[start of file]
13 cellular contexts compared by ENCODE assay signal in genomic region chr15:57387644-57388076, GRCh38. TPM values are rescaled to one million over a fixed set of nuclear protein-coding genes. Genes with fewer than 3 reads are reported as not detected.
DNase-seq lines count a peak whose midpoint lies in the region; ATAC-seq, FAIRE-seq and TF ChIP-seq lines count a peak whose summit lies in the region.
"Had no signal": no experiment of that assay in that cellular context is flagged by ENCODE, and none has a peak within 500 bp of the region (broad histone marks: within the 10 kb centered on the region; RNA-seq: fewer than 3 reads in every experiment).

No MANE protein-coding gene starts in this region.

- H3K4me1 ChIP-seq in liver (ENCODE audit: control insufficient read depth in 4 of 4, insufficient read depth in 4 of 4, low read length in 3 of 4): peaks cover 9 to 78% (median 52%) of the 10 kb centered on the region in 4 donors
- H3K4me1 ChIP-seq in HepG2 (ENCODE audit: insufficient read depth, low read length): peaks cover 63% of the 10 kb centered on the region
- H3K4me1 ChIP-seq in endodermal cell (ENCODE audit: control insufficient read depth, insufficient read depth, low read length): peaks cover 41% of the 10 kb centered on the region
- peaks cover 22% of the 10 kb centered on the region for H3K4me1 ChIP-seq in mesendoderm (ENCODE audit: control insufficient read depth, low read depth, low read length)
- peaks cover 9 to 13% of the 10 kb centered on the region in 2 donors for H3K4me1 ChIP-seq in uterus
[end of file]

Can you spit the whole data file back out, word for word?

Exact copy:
13 cellular contexts compared by ENCODE assay signal in genomic region chr15:57387644-57388076, GRCh38. TPM values are rescaled to one million over a fixed set of nuclear protein-coding genes. Genes with fewer than 3 reads are reported as not detected.
DNase-seq lines count a peak whose midpoint lies in the region; ATAC-seq, FAIRE-seq and TF ChIP-seq lines count a peak whose summit lies in the region.
"Had no signal": no experiment of that assay in that cellular context is flagged by ENCODE, and none has a peak within 500 bp of the region (broad histone marks: within the 10 kb centered on the region; RNA-seq: fewer than 3 reads in every experiment).

No MANE protein-coding gene starts in this region.

- H3K4me1 ChIP-seq in liver (ENCODE audit: control insufficient read depth in 4 of 4, insufficient read depth in 4 of 4, low read length in 3 of 4): peaks cover 9 to 78% (median 52%) of the 10 kb centered on the region in 4 donors
- H3K4me1 ChIP-seq in HepG2 (ENCODE audit: insufficient read depth, low read length): peaks cover 63% of the 10 kb centered on the region
- H3K4me1 ChIP-seq in endodermal cell (ENCODE audit: control insufficient read depth, insufficient read depth, low read length): peaks cover 41% of the 10 kb centered on the region
- peaks cover 22% of the 10 kb centered on the region for H3K4me1 ChIP-seq in mesendoderm (ENCODE audit: control insufficient read depth, low read depth, low read length)
- peaks cover 9 to 13% of the 10 kb centered on the region in 2 donors for H3K4me1 ChIP-seq in uterus